Are sapphires graded like diamonds, using a grading scale like the 4Cs? How do I know the sapphire I am buying is worth the asking price? Why is one sapphire so much more expensive than another of the same size and carat weight?
These are some of the common questions that we receive about our sapphire jewelry. In this article, we will guide you through the characteristics that definea sapphire’s value.
Is there a Standardized Grading System for Sapphire?
Unlike diamonds, that are graded on a scale based on the 4Cs (Cut, Color, Clarity and Carat Weight), there isn’t a standardized grading scale or system for understanding the value of sapphires throughout the industry.
Though there is not a specific scale, gemologists still look at the same quality characteristics in colored gemstones as we do in diamonds. Color, cut, clarity, and carat weight are all considered when we determine the value of the gemstone. We also like to add a fifth “C” for colored stones: country of origin. Through the rest of the article, we will describe the 5Cs as they relate to sapphire and other colored gemstones.
Sapphire Color: Body-Color and Saturation
Arguably the most important quality characteristic of a sapphire is its color. There are two components to sapphire color, the gemstone’s main body color and the gemstone’s saturation of color.
Sapphire is one of the most unique gemstones, because it forms in every color of the rainbow. At Market Square, we have pinks, purples, blues, greens, oranges, and yellows mounted for sale. When a sapphire forms with the main bodycolor as red, it is called a ruby. Most people think of sapphire as a blue gemstone. This blue color is also the most valuable.
There are other gemstones that have a similar body color as a sapphire. Take a look at he gemstone kyanite, for a less expensive alternative. Or spinel, for a smokey midnight blue color comparison. Neither, though, have the incredible brilliance and sparkle that a sapphire does!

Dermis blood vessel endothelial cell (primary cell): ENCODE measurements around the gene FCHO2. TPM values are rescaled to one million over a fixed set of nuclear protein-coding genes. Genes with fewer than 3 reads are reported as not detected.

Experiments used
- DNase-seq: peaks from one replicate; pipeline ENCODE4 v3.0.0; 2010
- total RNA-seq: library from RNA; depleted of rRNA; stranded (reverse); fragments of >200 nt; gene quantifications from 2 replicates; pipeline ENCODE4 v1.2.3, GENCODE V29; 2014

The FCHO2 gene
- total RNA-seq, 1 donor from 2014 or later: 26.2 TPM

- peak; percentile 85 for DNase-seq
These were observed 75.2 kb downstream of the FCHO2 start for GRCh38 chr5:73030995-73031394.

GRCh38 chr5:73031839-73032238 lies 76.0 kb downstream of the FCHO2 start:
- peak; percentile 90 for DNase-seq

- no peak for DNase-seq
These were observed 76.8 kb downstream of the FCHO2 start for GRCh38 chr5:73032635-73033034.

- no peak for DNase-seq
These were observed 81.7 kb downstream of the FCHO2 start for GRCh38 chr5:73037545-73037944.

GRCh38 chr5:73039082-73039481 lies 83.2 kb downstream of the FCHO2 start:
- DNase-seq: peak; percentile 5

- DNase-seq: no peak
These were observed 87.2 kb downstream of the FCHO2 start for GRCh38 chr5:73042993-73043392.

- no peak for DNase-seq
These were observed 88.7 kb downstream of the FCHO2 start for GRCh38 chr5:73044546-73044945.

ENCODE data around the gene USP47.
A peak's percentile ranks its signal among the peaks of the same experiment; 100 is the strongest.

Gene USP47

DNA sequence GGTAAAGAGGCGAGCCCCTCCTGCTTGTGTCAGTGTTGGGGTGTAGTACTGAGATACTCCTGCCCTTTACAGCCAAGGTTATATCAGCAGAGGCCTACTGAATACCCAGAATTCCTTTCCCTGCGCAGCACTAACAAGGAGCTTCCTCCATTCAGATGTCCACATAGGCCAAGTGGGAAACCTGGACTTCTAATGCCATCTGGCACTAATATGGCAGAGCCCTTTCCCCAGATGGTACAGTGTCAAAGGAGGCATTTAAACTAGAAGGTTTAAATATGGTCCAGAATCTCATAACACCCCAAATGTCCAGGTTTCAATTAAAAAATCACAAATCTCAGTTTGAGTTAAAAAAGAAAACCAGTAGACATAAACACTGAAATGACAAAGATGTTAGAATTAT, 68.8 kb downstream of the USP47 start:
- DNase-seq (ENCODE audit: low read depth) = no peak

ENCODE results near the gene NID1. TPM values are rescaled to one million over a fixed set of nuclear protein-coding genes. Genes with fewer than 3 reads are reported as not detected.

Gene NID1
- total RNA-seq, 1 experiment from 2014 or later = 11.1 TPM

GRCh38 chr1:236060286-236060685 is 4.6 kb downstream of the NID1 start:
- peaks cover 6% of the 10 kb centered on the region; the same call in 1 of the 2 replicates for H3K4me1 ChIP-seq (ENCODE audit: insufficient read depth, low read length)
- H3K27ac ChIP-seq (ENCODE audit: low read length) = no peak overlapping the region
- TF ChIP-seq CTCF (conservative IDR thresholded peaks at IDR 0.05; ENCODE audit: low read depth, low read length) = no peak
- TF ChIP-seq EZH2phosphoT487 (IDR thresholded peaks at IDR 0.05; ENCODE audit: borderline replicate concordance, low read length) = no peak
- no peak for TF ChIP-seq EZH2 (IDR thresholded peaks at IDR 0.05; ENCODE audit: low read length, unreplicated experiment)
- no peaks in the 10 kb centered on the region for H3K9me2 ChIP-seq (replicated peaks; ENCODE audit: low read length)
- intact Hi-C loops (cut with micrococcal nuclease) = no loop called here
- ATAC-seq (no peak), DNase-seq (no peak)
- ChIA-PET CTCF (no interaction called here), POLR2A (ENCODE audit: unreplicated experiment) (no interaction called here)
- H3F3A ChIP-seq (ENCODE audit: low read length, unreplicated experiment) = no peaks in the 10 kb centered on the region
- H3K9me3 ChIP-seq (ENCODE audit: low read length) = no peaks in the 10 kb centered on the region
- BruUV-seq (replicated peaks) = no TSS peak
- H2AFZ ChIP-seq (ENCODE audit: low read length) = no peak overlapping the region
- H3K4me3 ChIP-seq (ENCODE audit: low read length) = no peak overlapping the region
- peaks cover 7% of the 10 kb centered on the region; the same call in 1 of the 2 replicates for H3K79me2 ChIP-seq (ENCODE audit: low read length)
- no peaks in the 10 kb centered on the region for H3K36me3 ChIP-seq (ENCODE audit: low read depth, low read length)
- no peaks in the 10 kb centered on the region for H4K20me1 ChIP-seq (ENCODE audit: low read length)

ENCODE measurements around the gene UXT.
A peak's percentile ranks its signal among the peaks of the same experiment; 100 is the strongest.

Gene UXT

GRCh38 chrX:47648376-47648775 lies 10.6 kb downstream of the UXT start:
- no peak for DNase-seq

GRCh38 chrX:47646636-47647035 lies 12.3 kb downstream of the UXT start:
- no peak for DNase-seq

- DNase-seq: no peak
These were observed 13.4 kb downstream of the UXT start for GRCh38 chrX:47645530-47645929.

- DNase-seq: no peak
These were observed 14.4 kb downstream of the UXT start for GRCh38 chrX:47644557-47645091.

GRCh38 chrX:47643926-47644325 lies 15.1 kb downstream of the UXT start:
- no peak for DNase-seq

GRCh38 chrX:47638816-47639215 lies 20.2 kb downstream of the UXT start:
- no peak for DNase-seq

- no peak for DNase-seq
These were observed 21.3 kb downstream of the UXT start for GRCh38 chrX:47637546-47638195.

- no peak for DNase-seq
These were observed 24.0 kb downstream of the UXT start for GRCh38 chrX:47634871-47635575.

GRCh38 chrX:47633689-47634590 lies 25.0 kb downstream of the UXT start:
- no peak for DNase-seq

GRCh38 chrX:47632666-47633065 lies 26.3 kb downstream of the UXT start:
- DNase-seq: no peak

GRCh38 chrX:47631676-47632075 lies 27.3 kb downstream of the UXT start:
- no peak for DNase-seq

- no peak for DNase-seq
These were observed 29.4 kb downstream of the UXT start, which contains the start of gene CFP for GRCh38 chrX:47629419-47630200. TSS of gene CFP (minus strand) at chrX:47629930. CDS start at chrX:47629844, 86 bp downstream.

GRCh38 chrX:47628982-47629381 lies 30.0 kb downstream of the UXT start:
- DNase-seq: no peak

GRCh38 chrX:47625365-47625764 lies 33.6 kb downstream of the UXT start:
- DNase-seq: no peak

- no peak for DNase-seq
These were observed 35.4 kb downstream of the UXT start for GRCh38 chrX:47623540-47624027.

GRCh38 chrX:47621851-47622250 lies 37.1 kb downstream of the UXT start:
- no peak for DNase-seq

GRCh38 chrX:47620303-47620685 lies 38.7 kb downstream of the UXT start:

In general, as a sapphire deepens in color, it gains value. But, it only increases in value until a certain point, whereupon it becomes too dark and loses value dramatically. When it become blue/black and inky in color, it is much less expensive than a medium/dark stone.
The highest valued sapphire is what gemologists call “cornflower blue”. This distinction is reserved for gemstones that have the finest medium blue color that is often described as velvety. Sapphires that have this color distinction are often stones coming from the northern region of India, Kashmir.
Sapphire Cut: All Ovals Are Not Created Equal
There are a few considerations when looking at the cut of the gemstone: precision, proportion, style of faceting, and overall sparkle.
The cut is what makes beautiful gem material transform into an exquisite gemstone that sparkles with life. Precisely cut gemstones are evenly colored from top to bottom and side to side. A well-cut gemstone’s culet is centered, its facets are precise and symmetrical, its shape is pleasant and uniform, and when you look inside the stone it is not windowed or shadowed.